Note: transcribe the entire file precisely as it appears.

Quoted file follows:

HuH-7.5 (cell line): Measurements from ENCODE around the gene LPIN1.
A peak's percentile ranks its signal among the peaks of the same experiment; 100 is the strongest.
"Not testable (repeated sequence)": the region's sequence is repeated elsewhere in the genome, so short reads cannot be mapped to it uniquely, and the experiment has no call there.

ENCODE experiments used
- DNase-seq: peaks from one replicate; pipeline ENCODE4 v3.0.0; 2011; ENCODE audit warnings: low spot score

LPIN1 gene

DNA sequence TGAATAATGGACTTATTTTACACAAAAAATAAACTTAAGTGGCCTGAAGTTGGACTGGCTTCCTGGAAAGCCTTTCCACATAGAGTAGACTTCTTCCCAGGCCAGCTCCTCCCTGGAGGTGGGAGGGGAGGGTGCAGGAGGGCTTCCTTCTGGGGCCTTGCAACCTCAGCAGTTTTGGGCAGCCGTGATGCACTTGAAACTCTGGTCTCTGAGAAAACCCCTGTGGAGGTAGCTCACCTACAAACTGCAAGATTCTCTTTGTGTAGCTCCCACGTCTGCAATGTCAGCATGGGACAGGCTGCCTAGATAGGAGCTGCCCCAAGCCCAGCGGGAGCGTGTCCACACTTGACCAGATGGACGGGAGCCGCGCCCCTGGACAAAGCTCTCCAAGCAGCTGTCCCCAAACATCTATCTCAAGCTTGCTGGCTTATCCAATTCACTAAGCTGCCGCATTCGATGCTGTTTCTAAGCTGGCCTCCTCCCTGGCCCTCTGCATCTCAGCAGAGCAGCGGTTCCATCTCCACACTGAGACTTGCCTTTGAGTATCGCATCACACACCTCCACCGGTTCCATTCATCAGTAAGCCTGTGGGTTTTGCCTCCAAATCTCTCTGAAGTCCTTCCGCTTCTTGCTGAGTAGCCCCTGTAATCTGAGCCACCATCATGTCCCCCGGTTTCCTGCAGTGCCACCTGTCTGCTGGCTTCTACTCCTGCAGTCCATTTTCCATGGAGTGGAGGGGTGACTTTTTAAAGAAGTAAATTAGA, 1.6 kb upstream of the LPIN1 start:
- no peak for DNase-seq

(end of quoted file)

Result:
HuH-7.5 (cell line): Measurements from ENCODE around the gene LPIN1.
A peak's percentile ranks its signal among the peaks of the same experiment; 100 is the strongest.
"Not testable (repeated sequence)": the region's sequence is repeated elsewhere in the genome, so short reads cannot be mapped to it uniquely, and the experiment has no call there.

ENCODE experiments used
- DNase-seq: peaks from one replicate; pipeline ENCODE4 v3.0.0; 2011; ENCODE audit warnings: low spot score

LPIN1 gene

DNA sequence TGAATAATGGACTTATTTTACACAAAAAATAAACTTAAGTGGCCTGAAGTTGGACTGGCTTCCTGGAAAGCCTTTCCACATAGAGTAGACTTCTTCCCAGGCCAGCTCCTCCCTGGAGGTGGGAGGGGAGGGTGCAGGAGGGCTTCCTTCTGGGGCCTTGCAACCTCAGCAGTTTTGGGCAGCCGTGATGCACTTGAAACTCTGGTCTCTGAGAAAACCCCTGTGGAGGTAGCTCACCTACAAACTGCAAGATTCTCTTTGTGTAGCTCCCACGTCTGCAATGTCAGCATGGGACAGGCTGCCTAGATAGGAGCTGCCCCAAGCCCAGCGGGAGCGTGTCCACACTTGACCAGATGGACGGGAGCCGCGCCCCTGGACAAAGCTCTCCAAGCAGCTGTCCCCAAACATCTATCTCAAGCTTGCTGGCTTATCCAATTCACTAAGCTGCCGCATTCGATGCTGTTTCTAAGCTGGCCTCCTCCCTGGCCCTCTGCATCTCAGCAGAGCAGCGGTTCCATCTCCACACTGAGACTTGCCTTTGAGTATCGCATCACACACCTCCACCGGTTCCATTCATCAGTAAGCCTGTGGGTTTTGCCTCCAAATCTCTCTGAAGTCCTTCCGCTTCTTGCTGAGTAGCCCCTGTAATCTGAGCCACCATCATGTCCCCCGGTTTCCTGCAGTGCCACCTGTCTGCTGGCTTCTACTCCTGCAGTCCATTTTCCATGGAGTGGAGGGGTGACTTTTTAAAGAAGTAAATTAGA, 1.6 kb upstream of the LPIN1 start:
- no peak for DNase-seq